Literature Review on the difference between the High Scope Curriculum and Creative


High Scope and Creative Curriculum are significant in promoting the best learning environments for preschools. The two elements are similar in that they both apply well-researched philosophies in the growth and development of children. Besides, the High Scope and Creative Curriculum is applied in Head Start Programs, private schools, as well as public schools (Rush and Shelden, 2011). Several studies have been conducted to explore the curriculum of the preschools and its significant elements. There is a need to research on the topic to identify gaps and framework to be applied in the school systems. My research explores the differences between the High Scope Curriculum and Creative Curriculum in preschools.

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Dodge (1995) explains that the most suitable curriculum for preschools is one that puts more focus on forming a physical and social environment that bases its elements on the growth and development of every child. Besides, Dodge argues that a clear curriculum structure is the one that includes partnerships with parents and guardians, the role of educator, physical environment, goals and objectives, and philosophy. This aspect has been explored in several articles too. Additionally, several scholars have explored the significance of curriculum in preschools education. According to Schweinhart and Weikart (1998), both the teacher and the child plan together the activities to follow in class. Regarding this study, Schweinhart and Weikart conducted a study to differentiate between High/Scope curriculum and traditional nursery school where previously, preschools were initiating the activities and teachers would follow. However, this form of command resulted in temporary results but children also developed interpersonal skills and social responsibility. Some of the variations of the curriculum include traditional or nursery school (teacher and child initiate), custodial (both teacher and child are unresponsive as it is unstructured and unplanned), developmentally responsive (pupil initiate and teacher responds), and direct instruction (child initiates, teacher respond).

High Scope Curriculum

Schweinhart and Weikart (1998) explain that David Weikart founded the High Scope Curriculum more than 4 decades ago in Ypsilanti, Michigan. The core objective of the curriculum was to assist kids from less privileged regions to attain education successfully in school. Schweinhart and Weikart (1998) explain that the High Scope Curriculum differs from other school approaches because it has been intensively researched where the schoolchildren were the participants in terms of growth and development to the childhood stage. David Weikkart and his team followed a longitudinal survey to research the High Scope program children, who turned to attain better performance in higher education learning and better employment opportunities. Comparatively, with the control group, these children scored higher and better in higher education and employment.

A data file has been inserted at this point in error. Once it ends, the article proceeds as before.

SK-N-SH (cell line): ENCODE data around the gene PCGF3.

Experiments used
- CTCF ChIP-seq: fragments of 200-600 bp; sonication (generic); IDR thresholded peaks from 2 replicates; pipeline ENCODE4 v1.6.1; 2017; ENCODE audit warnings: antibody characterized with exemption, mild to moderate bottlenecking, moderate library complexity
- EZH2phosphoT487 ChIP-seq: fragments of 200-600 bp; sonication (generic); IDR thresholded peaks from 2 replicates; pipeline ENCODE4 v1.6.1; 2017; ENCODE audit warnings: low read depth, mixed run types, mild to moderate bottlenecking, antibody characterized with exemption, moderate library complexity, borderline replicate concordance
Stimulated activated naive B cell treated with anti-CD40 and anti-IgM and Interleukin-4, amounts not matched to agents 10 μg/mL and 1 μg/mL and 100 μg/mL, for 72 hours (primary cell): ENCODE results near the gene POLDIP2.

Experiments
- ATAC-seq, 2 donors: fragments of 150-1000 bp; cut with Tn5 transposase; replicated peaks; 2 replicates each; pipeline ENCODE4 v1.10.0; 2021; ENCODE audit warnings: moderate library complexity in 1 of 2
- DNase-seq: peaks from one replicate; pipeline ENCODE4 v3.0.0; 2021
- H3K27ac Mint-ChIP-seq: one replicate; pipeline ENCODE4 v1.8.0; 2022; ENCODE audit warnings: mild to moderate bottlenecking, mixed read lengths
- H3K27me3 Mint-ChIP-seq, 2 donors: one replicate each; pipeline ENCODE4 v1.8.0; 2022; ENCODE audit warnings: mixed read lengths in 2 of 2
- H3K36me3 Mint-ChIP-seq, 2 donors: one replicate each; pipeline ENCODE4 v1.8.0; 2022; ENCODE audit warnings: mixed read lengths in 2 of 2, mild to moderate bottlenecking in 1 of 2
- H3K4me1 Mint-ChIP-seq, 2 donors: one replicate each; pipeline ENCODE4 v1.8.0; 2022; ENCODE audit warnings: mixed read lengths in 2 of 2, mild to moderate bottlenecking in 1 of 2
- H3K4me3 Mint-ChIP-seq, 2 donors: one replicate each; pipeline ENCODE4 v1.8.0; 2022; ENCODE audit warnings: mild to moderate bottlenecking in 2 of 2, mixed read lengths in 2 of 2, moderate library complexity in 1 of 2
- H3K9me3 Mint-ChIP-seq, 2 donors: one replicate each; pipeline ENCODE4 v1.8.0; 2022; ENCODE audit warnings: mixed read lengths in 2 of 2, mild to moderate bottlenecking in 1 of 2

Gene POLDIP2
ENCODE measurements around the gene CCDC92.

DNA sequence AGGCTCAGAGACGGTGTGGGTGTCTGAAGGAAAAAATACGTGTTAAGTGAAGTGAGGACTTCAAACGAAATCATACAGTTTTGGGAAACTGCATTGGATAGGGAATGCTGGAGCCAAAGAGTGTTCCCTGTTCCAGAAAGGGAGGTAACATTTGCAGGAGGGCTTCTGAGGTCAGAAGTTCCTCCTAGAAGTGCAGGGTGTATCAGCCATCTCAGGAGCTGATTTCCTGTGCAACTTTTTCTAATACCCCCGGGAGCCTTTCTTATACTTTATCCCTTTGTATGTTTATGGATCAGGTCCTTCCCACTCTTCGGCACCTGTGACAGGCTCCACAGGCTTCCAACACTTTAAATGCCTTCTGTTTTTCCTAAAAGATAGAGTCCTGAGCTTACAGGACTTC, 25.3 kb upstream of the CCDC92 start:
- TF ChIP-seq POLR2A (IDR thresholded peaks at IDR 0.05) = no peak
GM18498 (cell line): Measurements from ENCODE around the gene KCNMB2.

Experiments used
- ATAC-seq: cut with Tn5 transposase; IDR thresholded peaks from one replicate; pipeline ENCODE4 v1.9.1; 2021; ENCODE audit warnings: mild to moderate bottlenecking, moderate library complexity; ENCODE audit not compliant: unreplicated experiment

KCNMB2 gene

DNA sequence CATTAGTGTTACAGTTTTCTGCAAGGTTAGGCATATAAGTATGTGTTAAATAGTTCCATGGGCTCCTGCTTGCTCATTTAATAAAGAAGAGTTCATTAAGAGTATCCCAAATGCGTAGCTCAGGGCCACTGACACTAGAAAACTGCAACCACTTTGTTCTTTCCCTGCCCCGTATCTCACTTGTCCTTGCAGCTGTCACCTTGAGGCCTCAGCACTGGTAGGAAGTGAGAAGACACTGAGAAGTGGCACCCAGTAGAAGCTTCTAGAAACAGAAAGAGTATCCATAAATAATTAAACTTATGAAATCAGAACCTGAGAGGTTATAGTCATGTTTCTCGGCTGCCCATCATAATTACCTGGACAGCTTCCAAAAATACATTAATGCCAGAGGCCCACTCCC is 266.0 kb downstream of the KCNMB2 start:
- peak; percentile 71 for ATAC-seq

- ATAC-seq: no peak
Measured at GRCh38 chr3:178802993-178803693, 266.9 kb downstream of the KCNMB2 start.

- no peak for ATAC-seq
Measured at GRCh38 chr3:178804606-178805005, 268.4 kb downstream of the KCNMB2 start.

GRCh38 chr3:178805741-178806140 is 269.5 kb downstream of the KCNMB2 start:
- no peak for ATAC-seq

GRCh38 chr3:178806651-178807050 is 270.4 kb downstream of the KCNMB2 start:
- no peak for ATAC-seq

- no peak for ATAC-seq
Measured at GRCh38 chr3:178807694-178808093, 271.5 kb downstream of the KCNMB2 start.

The High Scope preschool approach is applied in programs for children with special needs, intergenerational programs, home-based childcare programs, childcare centers, Head Start programs, nursery schools, and public and private half- and full-day preschools. The High Scope preschool approach has been employed both in urban regions in the U.S. and across the world (Thomas, 2010).

Learning in the High Scope Curriculum

Schweinhart (2003) argues that preschools learn best when pursuing their individual goals and interests. The High Scope Curriculum encourages a child to choose the activities and the materials to employ in class. Through this approach, a child is allowed to explore his/her interests, interact with classmates and adults, solve problems, and ask questions. The High Scope Curriculum provides approximately 58 key experiences in the child development process and several applicable approaches to promote key experiences. The key experiences are categorized into Logical Reasoning, Movement and Music, Initiative and Social Relations, Initiative and Social Relations, and Creative Representation.

High Scope Curriculum Setting

The preschool learning environment is designed in a way to promote active learning. This is by organizing the area to particular forms of play. For example, a class or the institution may have separate areas of sand and water play, books and writing materials, small toys, computers, house play, art activities, and block play. The organization of the materials is a way that is easily accessible to children. However, the approach does not endorse or recommend specific school materials or items but only guides the children during selection.

The setting is in a way that promotes children with a sense of self-control while allowing teachers to interact with children. The major approach employed in the school is “plan-do-review sequence,” where a child identifies their intent and makes a plan, conducts the activities, and reflects on what they have learned. The activity also comprises time for outside play and large and small group experiences. Some of the strategies that teachers follow in High Scope Curriculum is to assist the child to attain problem-solving strategies, support the child play ideas, form an authentic relationship with the child, focus on the strength of a child, and control sharing with the child.